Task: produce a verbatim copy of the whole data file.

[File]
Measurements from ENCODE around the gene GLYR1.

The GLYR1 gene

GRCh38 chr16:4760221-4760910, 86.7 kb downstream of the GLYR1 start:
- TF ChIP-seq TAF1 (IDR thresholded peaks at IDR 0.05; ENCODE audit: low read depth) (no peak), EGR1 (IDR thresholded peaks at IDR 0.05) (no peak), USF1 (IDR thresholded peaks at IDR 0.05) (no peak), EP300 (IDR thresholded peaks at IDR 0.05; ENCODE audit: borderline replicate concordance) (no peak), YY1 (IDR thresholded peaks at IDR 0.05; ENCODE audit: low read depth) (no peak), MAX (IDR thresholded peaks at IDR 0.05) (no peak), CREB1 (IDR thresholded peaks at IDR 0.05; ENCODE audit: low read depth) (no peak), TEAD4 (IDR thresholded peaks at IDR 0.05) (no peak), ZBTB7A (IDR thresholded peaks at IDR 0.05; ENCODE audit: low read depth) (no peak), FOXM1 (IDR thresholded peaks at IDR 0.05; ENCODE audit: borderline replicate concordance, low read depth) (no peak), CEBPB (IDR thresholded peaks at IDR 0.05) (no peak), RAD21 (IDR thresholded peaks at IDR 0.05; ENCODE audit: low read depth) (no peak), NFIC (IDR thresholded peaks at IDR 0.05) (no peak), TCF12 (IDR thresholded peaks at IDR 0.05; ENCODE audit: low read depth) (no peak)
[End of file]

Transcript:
Measurements from ENCODE around the gene GLYR1.

The GLYR1 gene

GRCh38 chr16:4760221-4760910, 86.7 kb downstream of the GLYR1 start:
- TF ChIP-seq TAF1 (IDR thresholded peaks at IDR 0.05; ENCODE audit: low read depth) (no peak), EGR1 (IDR thresholded peaks at IDR 0.05) (no peak), USF1 (IDR thresholded peaks at IDR 0.05) (no peak), EP300 (IDR thresholded peaks at IDR 0.05; ENCODE audit: borderline replicate concordance) (no peak), YY1 (IDR thresholded peaks at IDR 0.05; ENCODE audit: low read depth) (no peak), MAX (IDR thresholded peaks at IDR 0.05) (no peak), CREB1 (IDR thresholded peaks at IDR 0.05; ENCODE audit: low read depth) (no peak), TEAD4 (IDR thresholded peaks at IDR 0.05) (no peak), ZBTB7A (IDR thresholded peaks at IDR 0.05; ENCODE audit: low read depth) (no peak), FOXM1 (IDR thresholded peaks at IDR 0.05; ENCODE audit: borderline replicate concordance, low read depth) (no peak), CEBPB (IDR thresholded peaks at IDR 0.05) (no peak), RAD21 (IDR thresholded peaks at IDR 0.05; ENCODE audit: low read depth) (no peak), NFIC (IDR thresholded peaks at IDR 0.05) (no peak), TCF12 (IDR thresholded peaks at IDR 0.05; ENCODE audit: low read depth) (no peak)